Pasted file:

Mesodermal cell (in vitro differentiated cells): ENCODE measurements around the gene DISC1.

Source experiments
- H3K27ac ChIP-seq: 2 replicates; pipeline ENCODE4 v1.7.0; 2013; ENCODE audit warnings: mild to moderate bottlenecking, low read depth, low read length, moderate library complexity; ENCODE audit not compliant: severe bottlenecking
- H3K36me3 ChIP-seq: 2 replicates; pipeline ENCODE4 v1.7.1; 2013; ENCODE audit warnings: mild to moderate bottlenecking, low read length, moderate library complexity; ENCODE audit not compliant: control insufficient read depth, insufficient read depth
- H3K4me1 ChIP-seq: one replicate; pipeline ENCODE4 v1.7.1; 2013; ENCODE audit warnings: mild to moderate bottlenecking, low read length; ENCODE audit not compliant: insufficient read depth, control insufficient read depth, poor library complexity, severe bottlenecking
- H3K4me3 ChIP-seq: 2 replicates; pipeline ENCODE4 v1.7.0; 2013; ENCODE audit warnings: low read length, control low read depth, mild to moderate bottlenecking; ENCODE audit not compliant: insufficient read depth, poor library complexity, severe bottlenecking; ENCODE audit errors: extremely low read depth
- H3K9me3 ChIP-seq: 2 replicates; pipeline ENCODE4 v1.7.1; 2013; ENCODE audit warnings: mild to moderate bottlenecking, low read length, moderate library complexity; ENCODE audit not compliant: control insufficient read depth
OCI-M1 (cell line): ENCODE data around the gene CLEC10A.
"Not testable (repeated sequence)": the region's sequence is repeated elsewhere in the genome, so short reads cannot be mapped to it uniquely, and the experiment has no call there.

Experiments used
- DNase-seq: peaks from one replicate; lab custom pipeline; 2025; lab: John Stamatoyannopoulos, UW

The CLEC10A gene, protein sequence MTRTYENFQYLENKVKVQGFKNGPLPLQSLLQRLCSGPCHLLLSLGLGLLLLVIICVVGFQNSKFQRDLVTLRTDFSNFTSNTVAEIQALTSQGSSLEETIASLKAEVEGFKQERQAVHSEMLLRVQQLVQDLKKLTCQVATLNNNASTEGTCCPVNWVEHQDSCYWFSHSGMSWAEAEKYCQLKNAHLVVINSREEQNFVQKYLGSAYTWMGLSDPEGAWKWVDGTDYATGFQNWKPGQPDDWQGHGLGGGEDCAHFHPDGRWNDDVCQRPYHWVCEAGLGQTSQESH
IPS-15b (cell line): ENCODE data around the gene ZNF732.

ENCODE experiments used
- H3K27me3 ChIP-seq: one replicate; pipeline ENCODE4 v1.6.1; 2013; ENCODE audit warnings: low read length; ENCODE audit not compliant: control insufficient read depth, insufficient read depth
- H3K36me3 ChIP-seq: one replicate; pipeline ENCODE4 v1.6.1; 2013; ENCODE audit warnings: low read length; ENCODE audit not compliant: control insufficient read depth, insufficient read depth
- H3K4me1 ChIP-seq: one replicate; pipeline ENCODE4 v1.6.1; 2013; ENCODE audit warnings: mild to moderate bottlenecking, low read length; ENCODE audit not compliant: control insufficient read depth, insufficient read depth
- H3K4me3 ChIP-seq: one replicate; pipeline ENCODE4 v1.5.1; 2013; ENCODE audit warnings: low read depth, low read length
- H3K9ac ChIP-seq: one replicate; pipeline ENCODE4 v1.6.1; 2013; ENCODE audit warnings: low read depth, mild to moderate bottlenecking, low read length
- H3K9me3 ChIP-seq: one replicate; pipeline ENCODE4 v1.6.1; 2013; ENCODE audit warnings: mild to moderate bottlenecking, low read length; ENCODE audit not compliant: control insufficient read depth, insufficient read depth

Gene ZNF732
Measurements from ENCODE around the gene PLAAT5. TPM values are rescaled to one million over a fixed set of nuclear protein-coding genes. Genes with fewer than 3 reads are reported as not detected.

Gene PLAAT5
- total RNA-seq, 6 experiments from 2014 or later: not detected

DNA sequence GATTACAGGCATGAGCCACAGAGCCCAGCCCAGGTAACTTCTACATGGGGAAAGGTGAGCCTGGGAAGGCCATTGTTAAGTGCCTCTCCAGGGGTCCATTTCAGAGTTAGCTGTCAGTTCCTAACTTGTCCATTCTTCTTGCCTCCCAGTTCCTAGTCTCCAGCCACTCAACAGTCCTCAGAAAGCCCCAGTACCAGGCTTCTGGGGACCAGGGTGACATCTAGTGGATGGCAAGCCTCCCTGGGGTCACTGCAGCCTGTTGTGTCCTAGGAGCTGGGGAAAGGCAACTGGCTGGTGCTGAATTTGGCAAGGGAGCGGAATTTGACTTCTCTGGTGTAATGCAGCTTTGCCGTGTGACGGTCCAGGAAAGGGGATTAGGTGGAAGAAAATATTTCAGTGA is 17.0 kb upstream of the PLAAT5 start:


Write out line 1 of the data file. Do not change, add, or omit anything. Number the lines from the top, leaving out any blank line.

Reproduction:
Mesodermal cell (in vitro differentiated cells): ENCODE measurements around the gene DISC1.